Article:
Presentation on theme: "Diverting Textile Waste from Kentucky’s Landfills Ohio Mills Corporation A SMART Member Company Mary Middleton and Bob Knecht June 6th, 2014."— Presentation transcript:
Diverting Textile Waste from Kentucky’s Landfills Ohio Mills Corporation A SMART Member Company Mary Middleton and Bob Knecht June 6th, 2014
Textile Recycling Facts Over 80 billion NEW garments are produced annually, worldwide. The average person discards 82 pounds of textiles a year W hile Recyclers in the Textile Industry are recovering 3.8 billion pounds of textile waste each year, this only accounts for 15% of all textile waste, leaving 85% in our landfills, which equates to 70 pounds per person. The EPA estimates that more than 5.2% of our solid waste stream in the US is occupied by Textile Waste that COULD BE RECYLED, totaling over 13 million tons Between 1999 and 2009, the volume of textile waste generated grew by 40% and the diversion rate only increased by 2%. It is currently estimated that this volume will increase by 10 million pounds in 2019.
The State of Kentucky Spent $9,101, in 2012 to Dispose of Clothing and Household Textiles 2012 total landfilled solid waste in Kentucky reached 5,117,599 tons (KENTUCKY DIVISION OF WASTE MANAGEMENT Annual Report Fiscal Year 2013) 5.2% of 5,117,599 tons = 266,115 tons of Textile Waste Tipping fees in 2012 averaged out at $34.20 a ton The Impact on Kentucky
HOW IT WORKS 45% is reused as second hand clothing. 30% is repurposed into reclaimed wiping rags, industrial absorbents and other repurposed goods. 20% is recycled into fiber materials such as home insulation, carpet pad, and raw material for the automotive industry. Natural fibers can also be shredded and rewoven into yarns. Polyester based textiles are shredded then granulated into chips, which are then melted down and used to create new fibers for new polyester fabrics. The list is endless of how much new can be created from textile waste. Based on so many uses from textile waste, only about 5% of textiles recaptured from landfills end up as waste.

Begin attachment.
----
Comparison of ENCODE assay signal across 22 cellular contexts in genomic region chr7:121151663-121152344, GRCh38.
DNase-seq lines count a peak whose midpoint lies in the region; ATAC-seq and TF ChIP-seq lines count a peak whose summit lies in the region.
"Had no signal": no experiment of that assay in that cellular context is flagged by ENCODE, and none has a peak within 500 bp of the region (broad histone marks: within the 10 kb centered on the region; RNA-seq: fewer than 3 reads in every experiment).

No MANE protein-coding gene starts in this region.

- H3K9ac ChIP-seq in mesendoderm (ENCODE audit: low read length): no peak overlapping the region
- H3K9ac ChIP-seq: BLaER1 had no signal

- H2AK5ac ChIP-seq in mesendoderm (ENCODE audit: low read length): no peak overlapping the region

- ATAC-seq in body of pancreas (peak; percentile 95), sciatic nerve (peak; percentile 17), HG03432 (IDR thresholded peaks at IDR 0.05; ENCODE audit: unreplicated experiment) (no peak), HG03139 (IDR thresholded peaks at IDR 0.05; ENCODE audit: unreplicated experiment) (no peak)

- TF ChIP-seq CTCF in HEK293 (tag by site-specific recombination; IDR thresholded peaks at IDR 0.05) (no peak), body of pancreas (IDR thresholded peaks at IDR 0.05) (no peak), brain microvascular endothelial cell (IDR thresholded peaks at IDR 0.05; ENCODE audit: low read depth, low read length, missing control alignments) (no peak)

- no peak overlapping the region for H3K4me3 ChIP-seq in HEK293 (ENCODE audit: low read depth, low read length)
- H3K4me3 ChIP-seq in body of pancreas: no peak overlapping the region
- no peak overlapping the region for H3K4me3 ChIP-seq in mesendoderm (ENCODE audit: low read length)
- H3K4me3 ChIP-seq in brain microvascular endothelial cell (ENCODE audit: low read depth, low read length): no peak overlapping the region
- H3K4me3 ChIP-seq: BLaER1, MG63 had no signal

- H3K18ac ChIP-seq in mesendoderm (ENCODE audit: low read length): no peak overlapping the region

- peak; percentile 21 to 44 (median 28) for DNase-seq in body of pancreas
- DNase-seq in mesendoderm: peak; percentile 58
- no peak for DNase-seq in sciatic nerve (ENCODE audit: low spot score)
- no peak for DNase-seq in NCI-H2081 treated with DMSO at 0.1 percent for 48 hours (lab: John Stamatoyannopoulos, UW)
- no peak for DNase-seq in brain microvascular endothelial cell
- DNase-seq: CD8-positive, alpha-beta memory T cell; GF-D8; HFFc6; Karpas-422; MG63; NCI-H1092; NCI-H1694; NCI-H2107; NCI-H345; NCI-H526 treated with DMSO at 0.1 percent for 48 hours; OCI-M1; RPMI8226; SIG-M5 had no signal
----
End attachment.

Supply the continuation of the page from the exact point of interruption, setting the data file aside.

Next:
SMART “SMART was green before green was SMART.” One of SMART’s primary focus is promoting high standards and the best practices to use for reducing solid waste by recycling textiles and related secondary materials.
Council For Textile Recycling Sister organization to SMART; 501c3 charitable org Goal is to educate public about textile recycling and to promote zero textile waste in landfills by 2037 Membership for MUNICIPALITIES is FREE OF CHARGE
Kentucky League of Cities March / April 2014
We look forward to working with you to keep textile waste out of Kentucky’s landfills.